Disturbed by the miseries of the mundane life, one day king Meghrath was doing mediation. He transcended to a very high level of purity. Knowing about this uncommon purity and determination of Meghrath the king of gods bowed to him with reverence, “My salutations to you O citizen Yogi! there are but a few in this world who could reach this level of detachment and purity.” Two senior consorts of Indra, Surup and Atirup did not like this gesture of praise of a mere human. They both came to disturb the meditation of Meghrath. They made several beautiful and voluptuous damsels appear before the king. These beauties tried to disturb Meghrath by a display of dances and inviting gestures. When these night long seductive afflictions failed to disturb king Meghrath, the goddesses, before returning to their abode, appeared themselves and asked the king to forgive them.
King Meghrath, then, coronated his on and took Diksha from Arhat Dhanrath. Due to his increasing purity in meditation in the face of many afflictions, he earned the Tirthankar-nam-and-gotra-karma. Completing his age he reincarnated in the Sarvarthsiddha dimension of gods.
From the dimension of gods, the being that was Meghrath descended into the womb of queen Achira, wife of king Vishvasen of Ikshvaku clan and ruler of Hastinapur.
Once there was a great storm in the Hastinapur area. There were heavy rains and many other calamities. An epidemic followed these calamities and hundreds of people started dying every day. The masses appealed tot he king to save them, but the king took a vow that he will not eat or drink as long as peace and normalcy does not return to his kingdom.
Move by this harsh vow of king Vishvasen, the king of gods himself appeared before the king said, “O king! You are disturbed unnecessarily. Is there any death at the place where the wish-fulfilling trio of Chintamani, Kalpavriksha, and Kamdhenu (divine gem, tree and cow) exist? The embodiment of peace is being carried by queen Achira Devi in her womb and you still feel disturbed. It surprises me!” The Indra then sang a panegyric in praise of the Tirthankar and advised the king, “Let the queen got to he roof top and sing this panegyric. After this, let her throw a glance at the vast expanses of your kingdom all around. This pacifying glance of the queen will remove all miseries from wherever it reaches.”
On the thirteenth day of the dark half of the month of Jyeshta the queen gave birth to the great and illustrious son. The whole universe, including even the hell, was pervaded by a soothing glow and a feeling of joy and happiness. Due to the pacifying influence during the period of pregnancy, the new born named Shanti Kumar (Shanti = Peace). When he came of age he was married to several beautiful princesses. At proper time king Vishvasen gave the kingdom Shantinath and took Diksha.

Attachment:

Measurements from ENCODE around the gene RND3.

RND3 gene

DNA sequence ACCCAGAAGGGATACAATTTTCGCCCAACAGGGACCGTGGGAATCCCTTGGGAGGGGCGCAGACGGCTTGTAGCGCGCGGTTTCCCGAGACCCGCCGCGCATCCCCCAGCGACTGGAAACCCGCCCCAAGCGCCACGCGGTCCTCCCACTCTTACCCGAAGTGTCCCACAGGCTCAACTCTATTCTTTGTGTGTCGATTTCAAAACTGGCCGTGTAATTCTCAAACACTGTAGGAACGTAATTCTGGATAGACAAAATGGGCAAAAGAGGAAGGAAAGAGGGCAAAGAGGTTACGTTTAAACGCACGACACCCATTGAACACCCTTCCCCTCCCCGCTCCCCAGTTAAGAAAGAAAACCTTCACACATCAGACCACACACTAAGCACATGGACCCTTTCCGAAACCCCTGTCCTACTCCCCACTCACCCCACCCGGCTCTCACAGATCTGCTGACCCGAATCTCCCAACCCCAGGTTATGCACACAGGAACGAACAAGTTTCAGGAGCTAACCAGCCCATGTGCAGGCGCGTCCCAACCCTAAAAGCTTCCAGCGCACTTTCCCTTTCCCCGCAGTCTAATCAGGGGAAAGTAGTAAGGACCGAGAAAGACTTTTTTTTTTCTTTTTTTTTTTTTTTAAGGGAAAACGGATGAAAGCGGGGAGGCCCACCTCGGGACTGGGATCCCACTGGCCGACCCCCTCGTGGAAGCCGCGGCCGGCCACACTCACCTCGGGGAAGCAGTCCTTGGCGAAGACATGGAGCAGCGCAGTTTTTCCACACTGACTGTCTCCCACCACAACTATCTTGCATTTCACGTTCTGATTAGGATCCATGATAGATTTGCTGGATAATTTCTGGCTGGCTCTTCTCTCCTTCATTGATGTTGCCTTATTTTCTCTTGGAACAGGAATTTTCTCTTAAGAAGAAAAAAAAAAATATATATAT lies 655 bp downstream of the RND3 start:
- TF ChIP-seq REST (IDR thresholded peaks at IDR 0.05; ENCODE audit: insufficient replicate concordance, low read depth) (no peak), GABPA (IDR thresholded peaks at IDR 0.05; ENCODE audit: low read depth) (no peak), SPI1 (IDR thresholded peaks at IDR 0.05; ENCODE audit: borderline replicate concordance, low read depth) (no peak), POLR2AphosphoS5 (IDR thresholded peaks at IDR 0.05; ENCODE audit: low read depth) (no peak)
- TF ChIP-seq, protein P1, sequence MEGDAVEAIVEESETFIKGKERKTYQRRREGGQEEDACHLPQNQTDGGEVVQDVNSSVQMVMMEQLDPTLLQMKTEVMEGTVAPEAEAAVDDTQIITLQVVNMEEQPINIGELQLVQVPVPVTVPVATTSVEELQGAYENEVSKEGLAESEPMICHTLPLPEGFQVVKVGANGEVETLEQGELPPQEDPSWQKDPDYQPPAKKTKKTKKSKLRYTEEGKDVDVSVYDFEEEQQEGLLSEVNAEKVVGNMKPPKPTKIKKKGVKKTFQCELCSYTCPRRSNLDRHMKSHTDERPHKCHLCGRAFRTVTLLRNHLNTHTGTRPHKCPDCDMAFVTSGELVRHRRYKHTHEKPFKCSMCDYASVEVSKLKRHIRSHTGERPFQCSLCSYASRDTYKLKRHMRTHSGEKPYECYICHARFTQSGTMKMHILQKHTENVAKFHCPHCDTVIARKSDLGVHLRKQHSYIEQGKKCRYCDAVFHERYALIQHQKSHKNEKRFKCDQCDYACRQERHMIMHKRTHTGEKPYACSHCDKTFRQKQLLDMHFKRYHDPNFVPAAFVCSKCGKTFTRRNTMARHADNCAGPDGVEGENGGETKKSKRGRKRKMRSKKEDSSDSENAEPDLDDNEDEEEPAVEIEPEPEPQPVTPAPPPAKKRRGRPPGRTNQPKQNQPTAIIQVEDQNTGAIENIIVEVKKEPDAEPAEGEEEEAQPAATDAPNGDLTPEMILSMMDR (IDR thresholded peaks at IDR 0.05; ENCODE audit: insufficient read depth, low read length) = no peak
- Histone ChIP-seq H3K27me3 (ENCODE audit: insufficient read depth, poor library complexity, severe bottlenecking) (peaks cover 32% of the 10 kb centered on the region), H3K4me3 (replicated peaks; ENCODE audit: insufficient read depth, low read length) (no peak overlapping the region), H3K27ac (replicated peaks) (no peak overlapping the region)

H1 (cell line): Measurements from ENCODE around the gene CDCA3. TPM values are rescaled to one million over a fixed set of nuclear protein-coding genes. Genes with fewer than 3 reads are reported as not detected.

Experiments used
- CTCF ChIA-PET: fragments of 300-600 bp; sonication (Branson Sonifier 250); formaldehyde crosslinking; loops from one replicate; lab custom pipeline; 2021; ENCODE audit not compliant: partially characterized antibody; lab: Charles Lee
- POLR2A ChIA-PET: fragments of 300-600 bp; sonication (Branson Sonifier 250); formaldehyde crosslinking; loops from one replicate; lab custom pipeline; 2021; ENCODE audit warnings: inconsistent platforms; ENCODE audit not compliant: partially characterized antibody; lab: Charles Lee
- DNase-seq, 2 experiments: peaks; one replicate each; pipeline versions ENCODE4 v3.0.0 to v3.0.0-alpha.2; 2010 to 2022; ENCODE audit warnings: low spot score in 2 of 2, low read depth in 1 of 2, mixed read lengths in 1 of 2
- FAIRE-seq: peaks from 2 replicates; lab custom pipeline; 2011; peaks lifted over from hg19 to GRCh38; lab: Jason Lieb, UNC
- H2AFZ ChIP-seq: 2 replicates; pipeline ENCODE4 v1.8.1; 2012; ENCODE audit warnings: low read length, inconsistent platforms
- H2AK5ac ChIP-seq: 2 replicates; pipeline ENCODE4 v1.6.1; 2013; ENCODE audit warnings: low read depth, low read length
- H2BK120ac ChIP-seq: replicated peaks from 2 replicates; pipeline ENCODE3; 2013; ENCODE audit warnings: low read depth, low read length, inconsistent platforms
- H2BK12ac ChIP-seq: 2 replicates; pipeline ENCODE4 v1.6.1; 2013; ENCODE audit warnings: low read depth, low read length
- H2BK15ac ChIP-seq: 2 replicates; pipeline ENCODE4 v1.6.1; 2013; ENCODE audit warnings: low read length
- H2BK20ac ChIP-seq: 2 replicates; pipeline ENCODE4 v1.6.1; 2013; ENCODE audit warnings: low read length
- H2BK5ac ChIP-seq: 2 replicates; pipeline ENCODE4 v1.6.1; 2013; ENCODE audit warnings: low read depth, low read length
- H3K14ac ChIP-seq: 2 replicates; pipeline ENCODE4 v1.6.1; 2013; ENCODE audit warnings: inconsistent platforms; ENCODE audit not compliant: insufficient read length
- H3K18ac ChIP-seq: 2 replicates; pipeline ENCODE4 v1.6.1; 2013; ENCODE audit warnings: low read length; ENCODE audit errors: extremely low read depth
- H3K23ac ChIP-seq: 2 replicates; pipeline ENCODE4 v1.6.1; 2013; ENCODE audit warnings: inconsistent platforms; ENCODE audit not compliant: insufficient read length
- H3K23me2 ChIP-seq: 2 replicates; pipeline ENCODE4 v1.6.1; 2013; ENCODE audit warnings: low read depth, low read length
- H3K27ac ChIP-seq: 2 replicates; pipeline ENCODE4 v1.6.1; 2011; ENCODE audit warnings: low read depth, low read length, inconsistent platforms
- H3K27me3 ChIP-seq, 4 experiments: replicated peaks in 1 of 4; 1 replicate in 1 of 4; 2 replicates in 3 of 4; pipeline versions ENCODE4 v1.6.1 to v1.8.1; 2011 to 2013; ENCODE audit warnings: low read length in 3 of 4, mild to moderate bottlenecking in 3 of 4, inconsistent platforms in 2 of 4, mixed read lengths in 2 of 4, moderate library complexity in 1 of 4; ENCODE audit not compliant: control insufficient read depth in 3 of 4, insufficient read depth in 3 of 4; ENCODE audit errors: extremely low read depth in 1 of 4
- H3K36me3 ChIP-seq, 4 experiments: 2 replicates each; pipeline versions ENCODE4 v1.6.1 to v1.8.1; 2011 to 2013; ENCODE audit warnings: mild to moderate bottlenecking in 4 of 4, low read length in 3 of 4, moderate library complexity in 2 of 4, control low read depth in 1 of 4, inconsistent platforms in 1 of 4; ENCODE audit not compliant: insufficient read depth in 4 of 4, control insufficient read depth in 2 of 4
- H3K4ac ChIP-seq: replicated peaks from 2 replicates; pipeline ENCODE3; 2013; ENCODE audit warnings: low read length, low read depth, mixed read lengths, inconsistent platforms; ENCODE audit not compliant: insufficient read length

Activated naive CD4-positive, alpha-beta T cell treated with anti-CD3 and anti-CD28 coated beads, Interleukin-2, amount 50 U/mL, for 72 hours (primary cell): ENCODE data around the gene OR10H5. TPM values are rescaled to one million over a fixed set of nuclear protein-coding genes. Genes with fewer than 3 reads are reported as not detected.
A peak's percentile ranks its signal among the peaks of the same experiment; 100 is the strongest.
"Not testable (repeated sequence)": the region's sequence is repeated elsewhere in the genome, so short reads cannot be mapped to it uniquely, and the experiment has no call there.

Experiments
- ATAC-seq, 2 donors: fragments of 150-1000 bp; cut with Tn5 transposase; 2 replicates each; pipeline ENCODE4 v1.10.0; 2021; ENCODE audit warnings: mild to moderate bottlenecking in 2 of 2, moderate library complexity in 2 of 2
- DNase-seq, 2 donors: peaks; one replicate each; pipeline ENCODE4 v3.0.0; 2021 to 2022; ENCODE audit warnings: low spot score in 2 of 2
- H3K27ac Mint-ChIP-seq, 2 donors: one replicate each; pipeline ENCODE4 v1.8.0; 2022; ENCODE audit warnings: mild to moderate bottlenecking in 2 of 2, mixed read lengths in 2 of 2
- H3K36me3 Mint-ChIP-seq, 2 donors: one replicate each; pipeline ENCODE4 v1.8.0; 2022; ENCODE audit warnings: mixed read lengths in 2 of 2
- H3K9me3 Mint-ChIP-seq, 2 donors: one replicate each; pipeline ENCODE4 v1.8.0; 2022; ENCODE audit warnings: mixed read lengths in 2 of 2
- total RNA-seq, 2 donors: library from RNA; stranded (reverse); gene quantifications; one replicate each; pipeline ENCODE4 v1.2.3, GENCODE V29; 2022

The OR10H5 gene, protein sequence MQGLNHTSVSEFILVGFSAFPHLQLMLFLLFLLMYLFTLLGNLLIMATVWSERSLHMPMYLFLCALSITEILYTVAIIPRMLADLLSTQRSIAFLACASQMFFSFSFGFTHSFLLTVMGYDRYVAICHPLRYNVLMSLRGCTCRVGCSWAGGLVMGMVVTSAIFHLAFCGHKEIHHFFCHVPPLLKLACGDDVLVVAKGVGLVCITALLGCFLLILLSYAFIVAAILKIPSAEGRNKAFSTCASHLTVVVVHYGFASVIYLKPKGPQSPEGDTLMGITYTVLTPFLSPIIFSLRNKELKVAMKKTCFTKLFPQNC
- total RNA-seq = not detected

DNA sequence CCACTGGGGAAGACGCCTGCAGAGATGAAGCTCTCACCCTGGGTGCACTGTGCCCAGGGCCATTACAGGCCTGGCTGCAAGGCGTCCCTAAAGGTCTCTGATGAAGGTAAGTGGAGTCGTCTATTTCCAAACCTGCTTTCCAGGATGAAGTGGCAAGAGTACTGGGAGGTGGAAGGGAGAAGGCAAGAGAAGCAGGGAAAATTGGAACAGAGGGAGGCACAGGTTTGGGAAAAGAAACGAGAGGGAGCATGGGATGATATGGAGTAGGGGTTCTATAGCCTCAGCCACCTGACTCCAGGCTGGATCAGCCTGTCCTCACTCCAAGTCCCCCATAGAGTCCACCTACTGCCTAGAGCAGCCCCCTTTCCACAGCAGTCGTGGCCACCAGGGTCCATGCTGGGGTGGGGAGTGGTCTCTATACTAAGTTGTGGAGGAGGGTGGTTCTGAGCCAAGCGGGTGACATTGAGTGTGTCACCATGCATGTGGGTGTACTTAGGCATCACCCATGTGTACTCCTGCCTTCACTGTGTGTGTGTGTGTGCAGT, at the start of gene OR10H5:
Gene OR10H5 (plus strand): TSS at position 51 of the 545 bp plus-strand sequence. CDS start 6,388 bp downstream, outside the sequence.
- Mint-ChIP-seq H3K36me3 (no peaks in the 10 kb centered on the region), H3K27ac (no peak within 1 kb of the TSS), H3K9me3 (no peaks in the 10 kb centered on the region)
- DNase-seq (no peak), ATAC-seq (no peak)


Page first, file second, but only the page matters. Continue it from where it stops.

After a few years king Shantinath got a son who was named Chakrayudh. Several years later, the divine disc weapon appeared in the armory. When the traditional worship rituals of this weapon were concluded, it started moving toward the east on its own. Shantinath followed the Chakra with his armed forces. Most of the kings on the way surrendered. After defeating the remaining few Shantinath became a Chakravarti.
When, after a long and peaceful reign, he realized that the moment for his renunciation was approaching, Shantinath went into the Sahasramra jungle, and, becoming an ascetic commenced his practices.
After wandering as an ascetic for one year he returned to the same jungle and there, on the ninth day of the bright half of the month of Paush, he attained omniscience under a Nandi tree. His first discourse was on the subject of disciplining the senses. He came to Sammetshikhar after a long period wandering and propagating true religion. There, along with nine hundred other ascetics, he observed a month long fast that started his final meditation. On the thirteenth day of the dark half of the month of Jyeshta, Bhagavan Shantinath attained Nirvana.